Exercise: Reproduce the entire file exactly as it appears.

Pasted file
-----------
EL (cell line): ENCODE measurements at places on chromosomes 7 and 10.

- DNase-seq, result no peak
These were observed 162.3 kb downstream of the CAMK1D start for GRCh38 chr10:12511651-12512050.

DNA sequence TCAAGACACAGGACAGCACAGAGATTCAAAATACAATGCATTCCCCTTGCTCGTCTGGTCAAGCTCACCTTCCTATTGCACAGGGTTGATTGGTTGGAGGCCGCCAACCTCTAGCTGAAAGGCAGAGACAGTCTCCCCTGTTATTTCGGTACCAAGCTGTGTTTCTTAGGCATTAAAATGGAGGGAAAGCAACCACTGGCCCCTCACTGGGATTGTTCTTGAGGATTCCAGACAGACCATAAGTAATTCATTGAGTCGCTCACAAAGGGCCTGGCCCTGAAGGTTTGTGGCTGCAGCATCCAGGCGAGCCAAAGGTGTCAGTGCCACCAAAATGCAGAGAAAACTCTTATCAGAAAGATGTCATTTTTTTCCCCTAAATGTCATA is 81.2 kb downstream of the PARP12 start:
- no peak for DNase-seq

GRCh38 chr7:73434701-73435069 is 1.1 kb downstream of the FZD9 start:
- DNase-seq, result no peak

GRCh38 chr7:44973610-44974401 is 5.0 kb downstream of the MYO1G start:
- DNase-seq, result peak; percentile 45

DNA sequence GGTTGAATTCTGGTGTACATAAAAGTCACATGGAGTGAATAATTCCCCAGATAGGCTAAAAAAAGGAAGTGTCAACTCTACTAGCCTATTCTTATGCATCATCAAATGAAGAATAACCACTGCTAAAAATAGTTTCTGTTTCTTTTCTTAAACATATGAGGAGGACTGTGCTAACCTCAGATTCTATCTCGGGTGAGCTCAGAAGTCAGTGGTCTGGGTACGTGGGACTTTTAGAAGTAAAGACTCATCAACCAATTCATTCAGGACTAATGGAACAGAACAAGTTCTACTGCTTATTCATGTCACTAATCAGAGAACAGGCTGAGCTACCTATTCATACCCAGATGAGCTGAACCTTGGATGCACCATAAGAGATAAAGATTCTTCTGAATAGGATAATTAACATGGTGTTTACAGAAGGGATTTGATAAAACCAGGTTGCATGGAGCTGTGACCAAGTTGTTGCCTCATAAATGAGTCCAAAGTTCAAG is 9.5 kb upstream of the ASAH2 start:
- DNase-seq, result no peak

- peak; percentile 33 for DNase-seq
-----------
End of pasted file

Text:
EL (cell line): ENCODE measurements at places on chromosomes 7 and 10.

- DNase-seq, result no peak
These were observed 162.3 kb downstream of the CAMK1D start for GRCh38 chr10:12511651-12512050.

DNA sequence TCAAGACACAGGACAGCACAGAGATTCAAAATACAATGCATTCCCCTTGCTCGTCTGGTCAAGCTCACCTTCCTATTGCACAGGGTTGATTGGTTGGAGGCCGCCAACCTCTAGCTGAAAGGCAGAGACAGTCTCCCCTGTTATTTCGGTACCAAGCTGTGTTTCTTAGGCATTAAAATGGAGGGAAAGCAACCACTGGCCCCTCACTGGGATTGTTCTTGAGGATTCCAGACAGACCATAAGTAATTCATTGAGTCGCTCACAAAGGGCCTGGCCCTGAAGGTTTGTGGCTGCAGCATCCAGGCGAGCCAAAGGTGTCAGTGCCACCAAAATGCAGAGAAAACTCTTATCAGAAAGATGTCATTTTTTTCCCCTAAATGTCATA is 81.2 kb downstream of the PARP12 start:
- no peak for DNase-seq

GRCh38 chr7:73434701-73435069 is 1.1 kb downstream of the FZD9 start:
- DNase-seq, result no peak

GRCh38 chr7:44973610-44974401 is 5.0 kb downstream of the MYO1G start:
- DNase-seq, result peak; percentile 45

DNA sequence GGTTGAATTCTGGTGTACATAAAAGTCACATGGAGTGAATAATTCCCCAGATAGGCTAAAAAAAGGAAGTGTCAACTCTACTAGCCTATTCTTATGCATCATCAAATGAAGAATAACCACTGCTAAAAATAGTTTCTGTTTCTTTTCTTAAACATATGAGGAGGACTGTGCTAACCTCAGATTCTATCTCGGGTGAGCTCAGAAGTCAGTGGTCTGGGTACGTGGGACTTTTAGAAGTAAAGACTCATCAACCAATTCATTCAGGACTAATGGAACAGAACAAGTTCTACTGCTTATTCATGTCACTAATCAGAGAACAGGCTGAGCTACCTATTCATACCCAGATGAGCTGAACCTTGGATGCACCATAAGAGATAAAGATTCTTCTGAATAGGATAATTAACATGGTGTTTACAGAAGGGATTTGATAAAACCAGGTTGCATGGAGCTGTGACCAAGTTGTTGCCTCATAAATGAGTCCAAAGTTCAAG is 9.5 kb upstream of the ASAH2 start:
- DNase-seq, result no peak

- peak; percentile 33 for DNase-seq